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Ford vehicles will read you text messages while you drive

Alan Mulally, CEO of Ford Motor Co., presents the new Ford Sync system on March 1, 2011 in Hanover, Germany.
Alan Mulally, CEO of Ford Motor Co., presents the new Ford Sync system on March 1, 2011 in Hanover, Germany.
STORY HIGHLIGHTS
  • Feature is part of voice-activated technology, Sync, installed on 2012 models
  • Sync allows users to respond to texts with pre-written messages
  • There is tons of data showing that texting and driving at the same time is bad idea

(Mashable) -- Ford is installing a feature in its new vehicles -- and many of its older ones -- that can read text messages out loud.

The feature, which is intended to reduce texting while driving, is part of Ford's voice-activated technology, Sync, and is already installed on all model 2012 Ford vehicles with the exception of the Ranger.

Using a Bluetooth connection, it syncs with phones and alerts users when they receive text messages, reads them out loud and allows users to respond with a selection of standard pre-written messages without taking their hands off the wheel.

On Tuesday, it will be made available as an upgrade to Sync vehicles that are model 2010 or later. In order to install the capability, owners can download the upgrade from the Ford Sync site onto a USB drive along with print-out instructions. Older Ford vehicles that have Sync will soon be able to make the update as well, says supervisor of Sync product development Mark Porter.

We shouldn't need data to convince us that texting and driving at the same time is a bad idea. But we have tons of it.

A 2009 study from the Virginia Tech Transportation Institute found that texting while driving increased the risk of a truck getting into an accident by more than 23 times. A 2007 Clemson University study found that text messaging and iPods caused drivers to leave their lane 10% more often during driving simulations.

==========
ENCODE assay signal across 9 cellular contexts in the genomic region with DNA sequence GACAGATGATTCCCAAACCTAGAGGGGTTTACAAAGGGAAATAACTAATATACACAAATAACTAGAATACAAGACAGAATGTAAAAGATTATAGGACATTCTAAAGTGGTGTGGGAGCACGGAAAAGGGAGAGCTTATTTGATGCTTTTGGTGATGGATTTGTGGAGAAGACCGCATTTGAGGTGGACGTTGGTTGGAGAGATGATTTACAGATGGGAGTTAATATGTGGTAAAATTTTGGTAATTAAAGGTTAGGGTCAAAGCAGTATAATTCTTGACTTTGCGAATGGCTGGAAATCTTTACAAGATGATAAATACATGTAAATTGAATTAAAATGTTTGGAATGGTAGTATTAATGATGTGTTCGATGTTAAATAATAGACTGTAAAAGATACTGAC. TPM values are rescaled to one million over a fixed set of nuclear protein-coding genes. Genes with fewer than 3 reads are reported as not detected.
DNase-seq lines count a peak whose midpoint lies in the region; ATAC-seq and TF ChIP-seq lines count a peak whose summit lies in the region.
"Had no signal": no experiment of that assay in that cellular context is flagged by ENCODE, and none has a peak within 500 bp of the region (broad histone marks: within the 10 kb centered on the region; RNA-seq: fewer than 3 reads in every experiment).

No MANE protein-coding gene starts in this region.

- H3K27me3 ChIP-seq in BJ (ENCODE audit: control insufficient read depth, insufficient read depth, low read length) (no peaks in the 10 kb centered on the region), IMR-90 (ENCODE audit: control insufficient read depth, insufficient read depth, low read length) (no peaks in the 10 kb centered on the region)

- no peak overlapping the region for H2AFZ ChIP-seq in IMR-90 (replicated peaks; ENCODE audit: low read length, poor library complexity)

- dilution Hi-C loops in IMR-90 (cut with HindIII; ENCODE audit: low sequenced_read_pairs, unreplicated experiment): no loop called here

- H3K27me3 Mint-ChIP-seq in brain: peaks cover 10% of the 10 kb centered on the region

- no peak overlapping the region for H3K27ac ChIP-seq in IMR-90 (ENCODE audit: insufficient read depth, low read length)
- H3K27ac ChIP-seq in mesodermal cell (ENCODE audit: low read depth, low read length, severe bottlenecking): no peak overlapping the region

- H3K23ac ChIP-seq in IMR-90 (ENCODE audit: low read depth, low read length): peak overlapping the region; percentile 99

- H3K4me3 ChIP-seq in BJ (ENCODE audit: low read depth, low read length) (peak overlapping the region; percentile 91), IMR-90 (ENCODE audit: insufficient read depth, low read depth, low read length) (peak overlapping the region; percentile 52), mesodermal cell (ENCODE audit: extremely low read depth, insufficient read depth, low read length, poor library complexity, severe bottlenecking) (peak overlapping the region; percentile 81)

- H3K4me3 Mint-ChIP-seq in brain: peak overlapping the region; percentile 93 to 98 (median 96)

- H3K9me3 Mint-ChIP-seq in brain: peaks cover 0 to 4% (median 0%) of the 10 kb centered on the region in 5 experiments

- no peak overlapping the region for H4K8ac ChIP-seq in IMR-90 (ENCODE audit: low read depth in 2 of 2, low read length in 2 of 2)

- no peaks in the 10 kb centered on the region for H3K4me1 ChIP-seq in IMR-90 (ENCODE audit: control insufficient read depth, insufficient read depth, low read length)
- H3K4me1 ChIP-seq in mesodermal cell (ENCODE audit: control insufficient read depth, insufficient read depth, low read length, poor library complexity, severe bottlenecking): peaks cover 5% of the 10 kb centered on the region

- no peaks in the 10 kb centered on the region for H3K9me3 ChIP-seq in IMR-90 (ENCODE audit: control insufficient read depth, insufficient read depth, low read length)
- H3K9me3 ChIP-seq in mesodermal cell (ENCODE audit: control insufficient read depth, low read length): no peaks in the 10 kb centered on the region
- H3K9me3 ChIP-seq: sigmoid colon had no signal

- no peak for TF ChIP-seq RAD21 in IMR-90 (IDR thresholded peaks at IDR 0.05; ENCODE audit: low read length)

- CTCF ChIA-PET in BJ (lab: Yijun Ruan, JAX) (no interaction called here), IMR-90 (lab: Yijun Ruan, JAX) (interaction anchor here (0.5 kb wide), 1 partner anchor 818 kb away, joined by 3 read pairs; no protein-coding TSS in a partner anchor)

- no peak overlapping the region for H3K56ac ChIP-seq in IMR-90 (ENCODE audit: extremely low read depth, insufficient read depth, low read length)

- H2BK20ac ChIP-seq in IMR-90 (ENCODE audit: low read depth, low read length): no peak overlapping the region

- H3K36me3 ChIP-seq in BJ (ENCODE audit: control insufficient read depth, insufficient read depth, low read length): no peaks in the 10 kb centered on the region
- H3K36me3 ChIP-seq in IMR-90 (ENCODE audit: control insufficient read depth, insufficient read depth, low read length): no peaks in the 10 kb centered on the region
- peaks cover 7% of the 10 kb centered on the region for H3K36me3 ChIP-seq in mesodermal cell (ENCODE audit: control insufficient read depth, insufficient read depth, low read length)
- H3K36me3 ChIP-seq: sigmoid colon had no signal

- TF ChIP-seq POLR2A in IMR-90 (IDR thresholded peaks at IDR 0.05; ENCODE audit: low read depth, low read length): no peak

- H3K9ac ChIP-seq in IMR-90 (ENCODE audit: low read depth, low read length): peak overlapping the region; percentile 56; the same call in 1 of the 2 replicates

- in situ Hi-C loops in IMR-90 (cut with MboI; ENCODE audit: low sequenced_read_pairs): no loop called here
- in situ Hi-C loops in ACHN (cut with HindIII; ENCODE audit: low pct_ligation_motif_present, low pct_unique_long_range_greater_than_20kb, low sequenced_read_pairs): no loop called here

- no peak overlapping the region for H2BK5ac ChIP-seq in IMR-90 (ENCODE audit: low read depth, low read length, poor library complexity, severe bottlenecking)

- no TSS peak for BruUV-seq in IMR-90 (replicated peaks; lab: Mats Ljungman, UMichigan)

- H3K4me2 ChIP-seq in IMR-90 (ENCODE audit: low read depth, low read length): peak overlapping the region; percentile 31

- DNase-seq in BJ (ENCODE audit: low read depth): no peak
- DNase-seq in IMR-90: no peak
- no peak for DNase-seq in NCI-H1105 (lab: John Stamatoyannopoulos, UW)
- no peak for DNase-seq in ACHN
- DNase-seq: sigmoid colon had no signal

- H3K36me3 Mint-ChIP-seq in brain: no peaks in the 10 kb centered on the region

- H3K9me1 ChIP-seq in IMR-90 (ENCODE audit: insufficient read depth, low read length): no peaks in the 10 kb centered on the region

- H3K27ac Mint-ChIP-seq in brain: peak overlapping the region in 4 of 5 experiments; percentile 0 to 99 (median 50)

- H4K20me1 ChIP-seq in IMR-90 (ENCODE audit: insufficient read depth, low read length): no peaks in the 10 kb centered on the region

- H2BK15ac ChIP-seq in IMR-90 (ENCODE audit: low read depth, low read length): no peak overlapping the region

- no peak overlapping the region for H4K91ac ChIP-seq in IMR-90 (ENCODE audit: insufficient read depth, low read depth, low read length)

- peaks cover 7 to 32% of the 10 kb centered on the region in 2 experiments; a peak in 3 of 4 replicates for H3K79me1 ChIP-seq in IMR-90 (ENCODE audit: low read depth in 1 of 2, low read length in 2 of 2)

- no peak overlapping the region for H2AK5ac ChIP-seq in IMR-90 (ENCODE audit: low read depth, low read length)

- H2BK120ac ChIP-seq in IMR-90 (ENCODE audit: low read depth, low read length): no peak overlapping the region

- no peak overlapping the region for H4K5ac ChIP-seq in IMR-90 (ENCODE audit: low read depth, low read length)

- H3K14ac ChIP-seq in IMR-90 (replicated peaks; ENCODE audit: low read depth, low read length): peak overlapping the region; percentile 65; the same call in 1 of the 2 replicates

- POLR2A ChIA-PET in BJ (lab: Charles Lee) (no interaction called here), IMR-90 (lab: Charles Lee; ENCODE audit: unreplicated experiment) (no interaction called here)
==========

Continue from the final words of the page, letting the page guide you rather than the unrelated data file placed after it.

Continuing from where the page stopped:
And if you have doubts that texting is detrimental to driving performance, you can prove it to yourself with an interactive game that The New York Times has created to make the point.

So in an age when most car companies have a Bluetooth integration features, why isn't text-to-voice already a standard option?

Several apps such as DriveSafe.ly and SMS Replier have created popular solutions, but only a few vehicle manufacturers such as Ford and BMW have integrated the feature into vehicles themselves.

One factor in the slow adoption is that not many phones integrate with text-to-speech features like Ford's. So far BlackBerry phones are the most notable devices compatible with the technology required. Some Android phones also support the technology. iPhones do not.

Porter says that he thinks more phone and vehicle manufacturers will soon start to add it.

"It's very similar to a couple of years ago when Bluetooth devices were just coming out and had a hands-free profile [for integrating with vehicles] and few phones supported it," he says. "Now it's almost standard."

See the original article on Mashable.com

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